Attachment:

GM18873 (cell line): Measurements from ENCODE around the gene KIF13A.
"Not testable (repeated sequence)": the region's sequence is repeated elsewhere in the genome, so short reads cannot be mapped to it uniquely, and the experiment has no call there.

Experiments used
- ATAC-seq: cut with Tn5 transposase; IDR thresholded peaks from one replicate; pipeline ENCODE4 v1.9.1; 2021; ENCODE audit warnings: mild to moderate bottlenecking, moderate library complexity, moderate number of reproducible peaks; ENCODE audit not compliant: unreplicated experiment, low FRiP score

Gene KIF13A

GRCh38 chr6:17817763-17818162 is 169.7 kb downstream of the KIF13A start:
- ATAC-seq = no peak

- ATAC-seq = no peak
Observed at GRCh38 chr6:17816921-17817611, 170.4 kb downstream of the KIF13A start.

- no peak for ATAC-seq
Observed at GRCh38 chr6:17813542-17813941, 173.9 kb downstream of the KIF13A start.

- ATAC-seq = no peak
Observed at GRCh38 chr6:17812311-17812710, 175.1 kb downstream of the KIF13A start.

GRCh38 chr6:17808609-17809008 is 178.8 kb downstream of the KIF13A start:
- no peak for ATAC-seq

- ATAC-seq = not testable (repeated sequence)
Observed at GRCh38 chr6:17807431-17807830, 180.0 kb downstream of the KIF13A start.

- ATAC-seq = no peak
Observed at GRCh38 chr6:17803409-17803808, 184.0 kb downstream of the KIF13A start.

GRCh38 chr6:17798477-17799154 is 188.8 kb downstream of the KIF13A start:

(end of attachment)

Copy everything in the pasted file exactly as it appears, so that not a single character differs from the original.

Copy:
GM18873 (cell line): Measurements from ENCODE around the gene KIF13A.
"Not testable (repeated sequence)": the region's sequence is repeated elsewhere in the genome, so short reads cannot be mapped to it uniquely, and the experiment has no call there.

Experiments used
- ATAC-seq: cut with Tn5 transposase; IDR thresholded peaks from one replicate; pipeline ENCODE4 v1.9.1; 2021; ENCODE audit warnings: mild to moderate bottlenecking, moderate library complexity, moderate number of reproducible peaks; ENCODE audit not compliant: unreplicated experiment, low FRiP score

Gene KIF13A

GRCh38 chr6:17817763-17818162 is 169.7 kb downstream of the KIF13A start:
- ATAC-seq = no peak

- ATAC-seq = no peak
Observed at GRCh38 chr6:17816921-17817611, 170.4 kb downstream of the KIF13A start.

- no peak for ATAC-seq
Observed at GRCh38 chr6:17813542-17813941, 173.9 kb downstream of the KIF13A start.

- ATAC-seq = no peak
Observed at GRCh38 chr6:17812311-17812710, 175.1 kb downstream of the KIF13A start.

GRCh38 chr6:17808609-17809008 is 178.8 kb downstream of the KIF13A start:
- no peak for ATAC-seq

- ATAC-seq = not testable (repeated sequence)
Observed at GRCh38 chr6:17807431-17807830, 180.0 kb downstream of the KIF13A start.

- ATAC-seq = no peak
Observed at GRCh38 chr6:17803409-17803808, 184.0 kb downstream of the KIF13A start.

GRCh38 chr6:17798477-17799154 is 188.8 kb downstream of the KIF13A start: